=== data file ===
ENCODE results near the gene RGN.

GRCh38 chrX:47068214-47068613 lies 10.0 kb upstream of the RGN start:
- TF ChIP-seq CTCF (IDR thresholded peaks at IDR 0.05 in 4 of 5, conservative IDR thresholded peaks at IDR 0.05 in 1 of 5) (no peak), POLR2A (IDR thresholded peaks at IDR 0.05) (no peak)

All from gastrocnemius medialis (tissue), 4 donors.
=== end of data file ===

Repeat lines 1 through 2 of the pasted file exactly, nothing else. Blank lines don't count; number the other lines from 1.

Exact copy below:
ENCODE results near the gene RGN.

GRCh38 chrX:47068214-47068613 lies 10.0 kb upstream of the RGN start: